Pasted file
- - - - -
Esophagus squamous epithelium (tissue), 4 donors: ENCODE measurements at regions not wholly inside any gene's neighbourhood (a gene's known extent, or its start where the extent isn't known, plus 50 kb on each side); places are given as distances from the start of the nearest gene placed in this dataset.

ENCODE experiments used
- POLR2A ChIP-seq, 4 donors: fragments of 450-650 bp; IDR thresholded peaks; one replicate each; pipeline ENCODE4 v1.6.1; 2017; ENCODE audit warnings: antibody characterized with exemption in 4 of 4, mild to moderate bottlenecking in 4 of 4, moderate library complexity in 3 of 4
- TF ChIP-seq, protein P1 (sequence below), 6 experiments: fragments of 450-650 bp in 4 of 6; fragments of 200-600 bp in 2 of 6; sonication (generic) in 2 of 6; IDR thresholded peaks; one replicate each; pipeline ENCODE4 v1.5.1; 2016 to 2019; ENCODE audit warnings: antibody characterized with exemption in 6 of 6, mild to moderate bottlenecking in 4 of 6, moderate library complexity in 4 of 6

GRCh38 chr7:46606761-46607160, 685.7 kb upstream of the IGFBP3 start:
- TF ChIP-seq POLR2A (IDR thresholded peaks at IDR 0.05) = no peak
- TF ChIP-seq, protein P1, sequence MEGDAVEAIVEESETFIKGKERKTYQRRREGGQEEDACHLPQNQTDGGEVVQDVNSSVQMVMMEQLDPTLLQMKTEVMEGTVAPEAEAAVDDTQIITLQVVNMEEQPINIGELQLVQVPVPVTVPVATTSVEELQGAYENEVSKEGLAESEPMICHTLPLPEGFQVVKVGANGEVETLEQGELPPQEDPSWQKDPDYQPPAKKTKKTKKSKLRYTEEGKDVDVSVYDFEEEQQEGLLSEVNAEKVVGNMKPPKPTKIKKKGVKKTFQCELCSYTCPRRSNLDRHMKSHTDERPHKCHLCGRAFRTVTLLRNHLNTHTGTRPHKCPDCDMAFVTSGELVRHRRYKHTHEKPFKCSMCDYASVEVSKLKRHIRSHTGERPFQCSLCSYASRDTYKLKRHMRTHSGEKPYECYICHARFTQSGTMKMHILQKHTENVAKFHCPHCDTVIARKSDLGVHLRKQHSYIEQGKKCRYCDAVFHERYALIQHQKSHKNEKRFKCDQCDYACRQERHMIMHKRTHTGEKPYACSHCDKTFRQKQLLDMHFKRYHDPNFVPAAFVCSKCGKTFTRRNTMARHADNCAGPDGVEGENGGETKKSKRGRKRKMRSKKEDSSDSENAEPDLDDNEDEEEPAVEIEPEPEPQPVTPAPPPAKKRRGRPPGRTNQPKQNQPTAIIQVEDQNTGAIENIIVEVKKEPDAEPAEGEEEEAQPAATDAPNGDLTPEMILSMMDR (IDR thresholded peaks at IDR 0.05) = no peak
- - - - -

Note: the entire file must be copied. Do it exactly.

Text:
Esophagus squamous epithelium (tissue), 4 donors: ENCODE measurements at regions not wholly inside any gene's neighbourhood (a gene's known extent, or its start where the extent isn't known, plus 50 kb on each side); places are given as distances from the start of the nearest gene placed in this dataset.

ENCODE experiments used
- POLR2A ChIP-seq, 4 donors: fragments of 450-650 bp; IDR thresholded peaks; one replicate each; pipeline ENCODE4 v1.6.1; 2017; ENCODE audit warnings: antibody characterized with exemption in 4 of 4, mild to moderate bottlenecking in 4 of 4, moderate library complexity in 3 of 4
- TF ChIP-seq, protein P1 (sequence below), 6 experiments: fragments of 450-650 bp in 4 of 6; fragments of 200-600 bp in 2 of 6; sonication (generic) in 2 of 6; IDR thresholded peaks; one replicate each; pipeline ENCODE4 v1.5.1; 2016 to 2019; ENCODE audit warnings: antibody characterized with exemption in 6 of 6, mild to moderate bottlenecking in 4 of 6, moderate library complexity in 4 of 6

GRCh38 chr7:46606761-46607160, 685.7 kb upstream of the IGFBP3 start:
- TF ChIP-seq POLR2A (IDR thresholded peaks at IDR 0.05) = no peak
- TF ChIP-seq, protein P1, sequence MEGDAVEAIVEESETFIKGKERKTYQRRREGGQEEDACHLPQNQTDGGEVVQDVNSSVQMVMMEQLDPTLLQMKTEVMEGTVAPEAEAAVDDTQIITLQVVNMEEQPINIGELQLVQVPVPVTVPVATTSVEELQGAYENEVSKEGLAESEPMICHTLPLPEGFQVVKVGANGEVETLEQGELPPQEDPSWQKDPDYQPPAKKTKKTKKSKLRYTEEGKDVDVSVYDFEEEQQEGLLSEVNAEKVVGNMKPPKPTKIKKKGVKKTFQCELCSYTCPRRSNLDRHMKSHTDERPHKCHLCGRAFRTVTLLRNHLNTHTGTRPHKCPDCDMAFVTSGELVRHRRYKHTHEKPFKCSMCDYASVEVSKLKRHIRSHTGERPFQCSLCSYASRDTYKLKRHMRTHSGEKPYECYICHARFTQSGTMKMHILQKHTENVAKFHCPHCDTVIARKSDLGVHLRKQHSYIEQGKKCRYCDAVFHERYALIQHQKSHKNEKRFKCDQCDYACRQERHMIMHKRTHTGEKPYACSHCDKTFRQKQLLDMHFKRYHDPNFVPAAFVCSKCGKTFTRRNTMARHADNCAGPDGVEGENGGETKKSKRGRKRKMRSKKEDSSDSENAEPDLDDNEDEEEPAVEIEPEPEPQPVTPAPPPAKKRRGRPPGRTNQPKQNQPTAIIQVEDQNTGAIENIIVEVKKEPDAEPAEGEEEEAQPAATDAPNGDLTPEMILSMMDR (IDR thresholded peaks at IDR 0.05) = no peak